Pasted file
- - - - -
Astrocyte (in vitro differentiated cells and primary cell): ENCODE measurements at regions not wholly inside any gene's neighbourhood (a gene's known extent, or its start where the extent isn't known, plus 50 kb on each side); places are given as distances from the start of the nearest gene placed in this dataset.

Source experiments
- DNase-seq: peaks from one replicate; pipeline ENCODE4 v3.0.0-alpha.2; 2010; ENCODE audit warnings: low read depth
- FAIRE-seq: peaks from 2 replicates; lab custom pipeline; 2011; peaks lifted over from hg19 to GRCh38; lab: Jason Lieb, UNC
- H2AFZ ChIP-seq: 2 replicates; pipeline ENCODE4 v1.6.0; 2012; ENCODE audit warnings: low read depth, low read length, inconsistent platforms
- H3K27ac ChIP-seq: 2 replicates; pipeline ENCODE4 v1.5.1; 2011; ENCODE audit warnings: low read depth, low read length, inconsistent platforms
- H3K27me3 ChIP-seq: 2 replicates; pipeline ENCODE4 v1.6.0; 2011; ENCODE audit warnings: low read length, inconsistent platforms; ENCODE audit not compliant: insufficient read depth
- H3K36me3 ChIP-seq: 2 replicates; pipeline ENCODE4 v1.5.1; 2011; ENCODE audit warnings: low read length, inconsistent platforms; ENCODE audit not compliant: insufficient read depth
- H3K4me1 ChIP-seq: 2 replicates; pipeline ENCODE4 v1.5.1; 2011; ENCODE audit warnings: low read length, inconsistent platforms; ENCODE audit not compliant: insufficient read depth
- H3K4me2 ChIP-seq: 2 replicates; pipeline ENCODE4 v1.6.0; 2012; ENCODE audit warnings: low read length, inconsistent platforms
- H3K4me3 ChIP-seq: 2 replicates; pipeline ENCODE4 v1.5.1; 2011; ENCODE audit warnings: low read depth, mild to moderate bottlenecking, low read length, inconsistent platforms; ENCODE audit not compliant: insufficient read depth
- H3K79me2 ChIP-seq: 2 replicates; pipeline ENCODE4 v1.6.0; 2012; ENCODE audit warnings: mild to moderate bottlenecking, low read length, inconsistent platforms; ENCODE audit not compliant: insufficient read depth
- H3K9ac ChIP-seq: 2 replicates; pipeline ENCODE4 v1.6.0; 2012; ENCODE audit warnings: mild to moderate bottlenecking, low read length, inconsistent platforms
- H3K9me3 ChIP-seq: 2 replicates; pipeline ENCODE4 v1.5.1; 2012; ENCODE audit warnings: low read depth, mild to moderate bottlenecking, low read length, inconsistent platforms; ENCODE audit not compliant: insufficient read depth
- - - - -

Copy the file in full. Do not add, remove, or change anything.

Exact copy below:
Astrocyte (in vitro differentiated cells and primary cell): ENCODE measurements at regions not wholly inside any gene's neighbourhood (a gene's known extent, or its start where the extent isn't known, plus 50 kb on each side); places are given as distances from the start of the nearest gene placed in this dataset.

Source experiments
- DNase-seq: peaks from one replicate; pipeline ENCODE4 v3.0.0-alpha.2; 2010; ENCODE audit warnings: low read depth
- FAIRE-seq: peaks from 2 replicates; lab custom pipeline; 2011; peaks lifted over from hg19 to GRCh38; lab: Jason Lieb, UNC
- H2AFZ ChIP-seq: 2 replicates; pipeline ENCODE4 v1.6.0; 2012; ENCODE audit warnings: low read depth, low read length, inconsistent platforms
- H3K27ac ChIP-seq: 2 replicates; pipeline ENCODE4 v1.5.1; 2011; ENCODE audit warnings: low read depth, low read length, inconsistent platforms
- H3K27me3 ChIP-seq: 2 replicates; pipeline ENCODE4 v1.6.0; 2011; ENCODE audit warnings: low read length, inconsistent platforms; ENCODE audit not compliant: insufficient read depth
- H3K36me3 ChIP-seq: 2 replicates; pipeline ENCODE4 v1.5.1; 2011; ENCODE audit warnings: low read length, inconsistent platforms; ENCODE audit not compliant: insufficient read depth
- H3K4me1 ChIP-seq: 2 replicates; pipeline ENCODE4 v1.5.1; 2011; ENCODE audit warnings: low read length, inconsistent platforms; ENCODE audit not compliant: insufficient read depth
- H3K4me2 ChIP-seq: 2 replicates; pipeline ENCODE4 v1.6.0; 2012; ENCODE audit warnings: low read length, inconsistent platforms
- H3K4me3 ChIP-seq: 2 replicates; pipeline ENCODE4 v1.5.1; 2011; ENCODE audit warnings: low read depth, mild to moderate bottlenecking, low read length, inconsistent platforms; ENCODE audit not compliant: insufficient read depth
- H3K79me2 ChIP-seq: 2 replicates; pipeline ENCODE4 v1.6.0; 2012; ENCODE audit warnings: mild to moderate bottlenecking, low read length, inconsistent platforms; ENCODE audit not compliant: insufficient read depth
- H3K9ac ChIP-seq: 2 replicates; pipeline ENCODE4 v1.6.0; 2012; ENCODE audit warnings: mild to moderate bottlenecking, low read length, inconsistent platforms
- H3K9me3 ChIP-seq: 2 replicates; pipeline ENCODE4 v1.5.1; 2012; ENCODE audit warnings: low read depth, mild to moderate bottlenecking, low read length, inconsistent platforms; ENCODE audit not compliant: insufficient read depth